Was it true that the world's first global commodity
was an agent in Coke, a symbol of twenty-first-century globalism?
Coca-Cola will neither confirm nor deny this. But, according to
Des, Coke is the biggest consumer of nutmeg in the world.
"The proportion of nutmeg to the other ingredients
is eight-tenths of one per cent," Des declared. "The company has
written me two letters, asking for Banda nutmegs." He rattled the
nut again. "So you see, it's like this: the world might be able
to go on without nutmeg, but it isn't the same world with it."
He went on to say that only a fraction of the
world's nutmeg still came from the Bandas, and that the spice was
in danger of disappearing from the islands altogether. "And this
is our heritage. Six thousand of the Bandanese died because of this
nutmeg." Several of the Westerners glanced down at the table. "So
this is what I have decided to do with my life, what remains of
it--to save Banda's nutmeg."
After dinner, we returned to the living room to
watch some video footage Des had shot of his nutmeg plantation in
Banda. He made a peculiar calling sound--Oooo, Oooo--the sound,
I later learned, nutmeg workers use to call each other in the jungle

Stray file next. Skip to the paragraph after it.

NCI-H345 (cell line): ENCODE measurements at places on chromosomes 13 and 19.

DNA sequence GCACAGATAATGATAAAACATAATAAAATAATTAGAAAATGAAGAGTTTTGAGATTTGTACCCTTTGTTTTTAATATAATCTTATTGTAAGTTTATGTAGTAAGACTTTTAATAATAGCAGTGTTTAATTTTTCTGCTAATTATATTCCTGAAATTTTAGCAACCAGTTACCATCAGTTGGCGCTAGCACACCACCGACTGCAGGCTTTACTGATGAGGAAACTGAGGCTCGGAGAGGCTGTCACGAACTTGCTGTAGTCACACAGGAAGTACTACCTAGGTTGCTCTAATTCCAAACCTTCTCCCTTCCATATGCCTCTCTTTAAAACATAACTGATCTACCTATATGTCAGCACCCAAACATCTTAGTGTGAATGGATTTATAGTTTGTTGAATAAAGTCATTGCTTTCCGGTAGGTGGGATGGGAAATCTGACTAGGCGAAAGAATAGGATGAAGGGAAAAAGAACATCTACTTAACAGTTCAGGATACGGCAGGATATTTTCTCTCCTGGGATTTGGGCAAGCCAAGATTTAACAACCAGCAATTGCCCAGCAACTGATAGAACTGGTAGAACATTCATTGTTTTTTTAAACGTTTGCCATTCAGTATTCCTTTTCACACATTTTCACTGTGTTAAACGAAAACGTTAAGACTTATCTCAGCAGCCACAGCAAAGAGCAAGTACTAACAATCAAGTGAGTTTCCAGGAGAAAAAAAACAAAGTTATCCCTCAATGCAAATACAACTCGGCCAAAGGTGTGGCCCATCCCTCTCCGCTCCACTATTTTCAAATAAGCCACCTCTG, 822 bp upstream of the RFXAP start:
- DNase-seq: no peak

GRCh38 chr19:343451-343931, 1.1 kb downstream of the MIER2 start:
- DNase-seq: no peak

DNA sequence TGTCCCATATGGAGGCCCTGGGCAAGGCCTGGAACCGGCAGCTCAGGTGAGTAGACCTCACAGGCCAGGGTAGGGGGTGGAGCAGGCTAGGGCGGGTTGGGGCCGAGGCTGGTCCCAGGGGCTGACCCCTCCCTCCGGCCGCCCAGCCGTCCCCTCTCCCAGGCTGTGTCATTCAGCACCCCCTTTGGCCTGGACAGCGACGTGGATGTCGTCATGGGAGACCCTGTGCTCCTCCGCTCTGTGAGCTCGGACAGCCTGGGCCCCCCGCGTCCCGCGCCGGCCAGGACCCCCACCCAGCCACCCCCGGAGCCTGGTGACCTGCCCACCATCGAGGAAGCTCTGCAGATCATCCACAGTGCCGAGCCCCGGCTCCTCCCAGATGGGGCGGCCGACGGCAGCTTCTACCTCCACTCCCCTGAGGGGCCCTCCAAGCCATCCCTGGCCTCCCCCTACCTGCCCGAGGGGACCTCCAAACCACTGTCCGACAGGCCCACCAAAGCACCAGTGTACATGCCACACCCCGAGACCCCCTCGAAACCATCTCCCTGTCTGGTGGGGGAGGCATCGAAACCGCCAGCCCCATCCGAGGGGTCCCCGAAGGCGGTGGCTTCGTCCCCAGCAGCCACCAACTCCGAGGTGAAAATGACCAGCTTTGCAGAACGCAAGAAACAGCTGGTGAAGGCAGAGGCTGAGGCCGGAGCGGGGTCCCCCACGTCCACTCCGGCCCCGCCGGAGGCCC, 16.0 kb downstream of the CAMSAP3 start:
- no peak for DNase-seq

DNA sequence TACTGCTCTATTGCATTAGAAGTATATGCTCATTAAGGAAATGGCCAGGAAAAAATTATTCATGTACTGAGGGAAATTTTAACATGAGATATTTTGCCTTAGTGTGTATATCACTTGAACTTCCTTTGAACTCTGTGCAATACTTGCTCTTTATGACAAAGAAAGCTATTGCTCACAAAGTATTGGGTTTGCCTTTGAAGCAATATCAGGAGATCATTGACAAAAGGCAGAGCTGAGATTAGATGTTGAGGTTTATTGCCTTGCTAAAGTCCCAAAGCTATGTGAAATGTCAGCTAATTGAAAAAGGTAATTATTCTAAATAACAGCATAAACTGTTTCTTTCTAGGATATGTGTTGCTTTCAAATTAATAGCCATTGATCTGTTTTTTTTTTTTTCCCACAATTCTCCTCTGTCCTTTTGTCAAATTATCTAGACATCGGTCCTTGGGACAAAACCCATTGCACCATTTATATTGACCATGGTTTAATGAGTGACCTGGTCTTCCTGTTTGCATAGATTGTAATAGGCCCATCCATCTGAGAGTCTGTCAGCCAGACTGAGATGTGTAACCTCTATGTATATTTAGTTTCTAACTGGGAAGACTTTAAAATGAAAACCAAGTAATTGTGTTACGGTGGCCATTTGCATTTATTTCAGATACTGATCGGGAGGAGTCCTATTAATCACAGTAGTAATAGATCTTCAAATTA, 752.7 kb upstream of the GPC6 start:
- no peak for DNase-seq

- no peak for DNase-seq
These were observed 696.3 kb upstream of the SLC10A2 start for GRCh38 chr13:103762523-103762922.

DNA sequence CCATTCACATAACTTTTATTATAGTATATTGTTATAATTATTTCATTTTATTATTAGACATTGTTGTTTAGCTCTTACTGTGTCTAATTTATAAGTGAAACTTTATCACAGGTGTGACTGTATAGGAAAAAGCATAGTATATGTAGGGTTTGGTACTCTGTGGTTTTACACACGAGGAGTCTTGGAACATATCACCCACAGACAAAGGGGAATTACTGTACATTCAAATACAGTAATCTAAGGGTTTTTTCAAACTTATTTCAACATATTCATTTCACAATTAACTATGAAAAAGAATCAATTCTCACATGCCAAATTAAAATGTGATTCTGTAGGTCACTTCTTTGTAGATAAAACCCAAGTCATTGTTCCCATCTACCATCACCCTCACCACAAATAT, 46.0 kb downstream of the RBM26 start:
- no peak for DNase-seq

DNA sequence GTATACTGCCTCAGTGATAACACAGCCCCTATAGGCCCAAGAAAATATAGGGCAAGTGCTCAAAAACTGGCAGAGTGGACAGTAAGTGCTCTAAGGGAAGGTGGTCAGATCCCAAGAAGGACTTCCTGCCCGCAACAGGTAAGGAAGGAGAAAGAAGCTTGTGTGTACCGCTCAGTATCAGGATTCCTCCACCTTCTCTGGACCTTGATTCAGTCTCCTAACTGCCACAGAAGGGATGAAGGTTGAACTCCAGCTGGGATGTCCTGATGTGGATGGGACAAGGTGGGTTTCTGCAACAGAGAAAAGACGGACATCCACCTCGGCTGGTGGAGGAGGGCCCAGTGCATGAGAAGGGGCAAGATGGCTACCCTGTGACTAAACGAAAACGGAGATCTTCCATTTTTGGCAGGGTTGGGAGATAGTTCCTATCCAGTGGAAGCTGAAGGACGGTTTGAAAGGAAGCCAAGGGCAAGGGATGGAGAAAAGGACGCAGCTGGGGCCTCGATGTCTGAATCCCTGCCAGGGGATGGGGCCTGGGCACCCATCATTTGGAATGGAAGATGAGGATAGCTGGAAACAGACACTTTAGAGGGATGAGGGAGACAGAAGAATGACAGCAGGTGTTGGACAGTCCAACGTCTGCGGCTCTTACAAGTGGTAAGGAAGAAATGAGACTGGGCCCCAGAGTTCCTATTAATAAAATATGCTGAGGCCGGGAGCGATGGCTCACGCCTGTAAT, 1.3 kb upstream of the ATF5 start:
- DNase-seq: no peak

(it penetrates the heavy foliage), and several of his men hustled
in from outside and set up the VCR. (Fiddling with VCRs is beneath
the dignity of an orang kaya. ) After about half an hour,
someone could be heard snoring in the dark; the Jesuit historian
had fallen asleep.
Tamalia said, "Why don't we fast-forward a bit,
Des?" No response. "Too much nutmeg, Des." Des took umbrage at this
remark. "Tamalia," he said indignantly, "you can never have too
Des promised to take me with him the next
time he went to the Banda Islands, toward the end of May. In the
weeks that followed, this plan became more elaborate, as a Dutch
delegation joined the expedition, led by Holland's ambassador to
Indonesia, Baron Schelto van Heemstra, a stocky, fair-haired man
in his fifties. Last year, Holland helped Indonesia in its efforts
to nominate Banda as a World Heritage site, which would allow it
to receive money provided by a UNESCO-sponsored program. Des hopes
that Banda's application will be approved in 2002.
On the flight to Ambon, where we would spend the
night before leaving for the Bandas, Des was in very good humor.
He talked of holding a ceremony on Pulau Run to cancel the old trade
for New Amsterdam.
"Then I will become King of Manhattan. John, what
do you think, it's a good idea, no? I am eying the United Nations
building." He said he had sent a telegram to Mayor Giuliani, proposing